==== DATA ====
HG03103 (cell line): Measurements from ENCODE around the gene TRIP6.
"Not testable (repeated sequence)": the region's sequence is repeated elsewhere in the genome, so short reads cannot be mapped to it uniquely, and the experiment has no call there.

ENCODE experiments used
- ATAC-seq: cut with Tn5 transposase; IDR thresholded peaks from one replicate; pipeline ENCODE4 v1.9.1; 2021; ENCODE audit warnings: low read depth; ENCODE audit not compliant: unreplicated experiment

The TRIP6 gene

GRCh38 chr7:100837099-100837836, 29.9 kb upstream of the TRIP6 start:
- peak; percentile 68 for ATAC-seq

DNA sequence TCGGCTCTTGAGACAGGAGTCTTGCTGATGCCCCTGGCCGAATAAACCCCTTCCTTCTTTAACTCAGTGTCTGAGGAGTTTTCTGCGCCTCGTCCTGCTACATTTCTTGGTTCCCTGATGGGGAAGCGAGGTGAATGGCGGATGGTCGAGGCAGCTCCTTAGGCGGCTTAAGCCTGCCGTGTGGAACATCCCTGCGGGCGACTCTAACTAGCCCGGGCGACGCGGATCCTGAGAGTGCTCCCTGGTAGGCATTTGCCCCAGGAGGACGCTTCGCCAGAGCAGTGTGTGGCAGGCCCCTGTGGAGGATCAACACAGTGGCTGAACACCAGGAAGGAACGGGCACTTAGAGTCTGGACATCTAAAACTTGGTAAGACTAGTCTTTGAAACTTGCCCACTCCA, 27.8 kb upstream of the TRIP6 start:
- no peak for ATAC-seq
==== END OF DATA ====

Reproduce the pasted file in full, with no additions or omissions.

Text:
HG03103 (cell line): Measurements from ENCODE around the gene TRIP6.
"Not testable (repeated sequence)": the region's sequence is repeated elsewhere in the genome, so short reads cannot be mapped to it uniquely, and the experiment has no call there.

ENCODE experiments used
- ATAC-seq: cut with Tn5 transposase; IDR thresholded peaks from one replicate; pipeline ENCODE4 v1.9.1; 2021; ENCODE audit warnings: low read depth; ENCODE audit not compliant: unreplicated experiment

The TRIP6 gene

GRCh38 chr7:100837099-100837836, 29.9 kb upstream of the TRIP6 start:
- peak; percentile 68 for ATAC-seq

DNA sequence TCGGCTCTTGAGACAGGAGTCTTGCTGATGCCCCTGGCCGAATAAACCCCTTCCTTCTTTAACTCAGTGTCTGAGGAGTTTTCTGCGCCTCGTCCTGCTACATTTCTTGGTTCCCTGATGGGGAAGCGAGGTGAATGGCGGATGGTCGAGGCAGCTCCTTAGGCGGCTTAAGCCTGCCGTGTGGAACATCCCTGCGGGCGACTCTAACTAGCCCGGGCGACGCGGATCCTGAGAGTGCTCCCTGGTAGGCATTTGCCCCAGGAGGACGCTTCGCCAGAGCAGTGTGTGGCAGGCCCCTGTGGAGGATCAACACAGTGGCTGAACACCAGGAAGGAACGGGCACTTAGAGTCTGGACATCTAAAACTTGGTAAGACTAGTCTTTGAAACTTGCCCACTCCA, 27.8 kb upstream of the TRIP6 start:
- no peak for ATAC-seq